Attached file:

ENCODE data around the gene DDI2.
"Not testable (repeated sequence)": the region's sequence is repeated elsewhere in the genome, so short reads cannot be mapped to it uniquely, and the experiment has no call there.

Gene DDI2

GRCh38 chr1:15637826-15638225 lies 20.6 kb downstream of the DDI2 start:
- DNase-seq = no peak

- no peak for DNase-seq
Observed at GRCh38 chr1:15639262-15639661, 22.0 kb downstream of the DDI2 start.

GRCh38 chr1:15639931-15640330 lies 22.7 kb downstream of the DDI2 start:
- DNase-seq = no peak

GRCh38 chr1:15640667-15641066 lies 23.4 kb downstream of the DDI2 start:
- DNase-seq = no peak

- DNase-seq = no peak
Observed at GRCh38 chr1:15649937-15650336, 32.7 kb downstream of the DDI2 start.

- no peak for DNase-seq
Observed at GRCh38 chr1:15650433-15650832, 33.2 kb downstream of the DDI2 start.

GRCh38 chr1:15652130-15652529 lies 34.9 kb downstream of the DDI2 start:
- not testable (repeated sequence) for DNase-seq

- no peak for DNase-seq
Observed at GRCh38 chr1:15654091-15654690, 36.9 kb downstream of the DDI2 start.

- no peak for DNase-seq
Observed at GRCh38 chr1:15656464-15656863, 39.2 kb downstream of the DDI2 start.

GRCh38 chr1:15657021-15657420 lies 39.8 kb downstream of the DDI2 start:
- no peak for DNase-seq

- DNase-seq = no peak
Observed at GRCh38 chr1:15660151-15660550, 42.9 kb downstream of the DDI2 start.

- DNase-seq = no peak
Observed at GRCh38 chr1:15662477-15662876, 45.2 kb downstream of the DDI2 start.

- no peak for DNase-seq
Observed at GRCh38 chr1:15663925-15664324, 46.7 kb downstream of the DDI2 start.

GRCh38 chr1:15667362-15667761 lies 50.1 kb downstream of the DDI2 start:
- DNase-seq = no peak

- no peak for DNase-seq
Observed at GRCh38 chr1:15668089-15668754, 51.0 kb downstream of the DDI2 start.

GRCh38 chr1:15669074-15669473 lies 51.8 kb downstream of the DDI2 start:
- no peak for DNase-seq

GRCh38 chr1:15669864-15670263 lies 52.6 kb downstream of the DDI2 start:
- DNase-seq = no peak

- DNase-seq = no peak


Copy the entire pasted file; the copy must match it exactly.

ENCODE data around the gene DDI2.
"Not testable (repeated sequence)": the region's sequence is repeated elsewhere in the genome, so short reads cannot be mapped to it uniquely, and the experiment has no call there.

Gene DDI2

GRCh38 chr1:15637826-15638225 lies 20.6 kb downstream of the DDI2 start:
- DNase-seq = no peak

- no peak for DNase-seq
Observed at GRCh38 chr1:15639262-15639661, 22.0 kb downstream of the DDI2 start.

GRCh38 chr1:15639931-15640330 lies 22.7 kb downstream of the DDI2 start:
- DNase-seq = no peak

GRCh38 chr1:15640667-15641066 lies 23.4 kb downstream of the DDI2 start:
- DNase-seq = no peak

- DNase-seq = no peak
Observed at GRCh38 chr1:15649937-15650336, 32.7 kb downstream of the DDI2 start.

- no peak for DNase-seq
Observed at GRCh38 chr1:15650433-15650832, 33.2 kb downstream of the DDI2 start.

GRCh38 chr1:15652130-15652529 lies 34.9 kb downstream of the DDI2 start:
- not testable (repeated sequence) for DNase-seq

- no peak for DNase-seq
Observed at GRCh38 chr1:15654091-15654690, 36.9 kb downstream of the DDI2 start.

- no peak for DNase-seq
Observed at GRCh38 chr1:15656464-15656863, 39.2 kb downstream of the DDI2 start.

GRCh38 chr1:15657021-15657420 lies 39.8 kb downstream of the DDI2 start:
- no peak for DNase-seq

- DNase-seq = no peak
Observed at GRCh38 chr1:15660151-15660550, 42.9 kb downstream of the DDI2 start.

- DNase-seq = no peak
Observed at GRCh38 chr1:15662477-15662876, 45.2 kb downstream of the DDI2 start.

- no peak for DNase-seq
Observed at GRCh38 chr1:15663925-15664324, 46.7 kb downstream of the DDI2 start.

GRCh38 chr1:15667362-15667761 lies 50.1 kb downstream of the DDI2 start:
- DNase-seq = no peak

- no peak for DNase-seq
Observed at GRCh38 chr1:15668089-15668754, 51.0 kb downstream of the DDI2 start.

GRCh38 chr1:15669074-15669473 lies 51.8 kb downstream of the DDI2 start:
- no peak for DNase-seq

GRCh38 chr1:15669864-15670263 lies 52.6 kb downstream of the DDI2 start:
- DNase-seq = no peak

- DNase-seq = no peak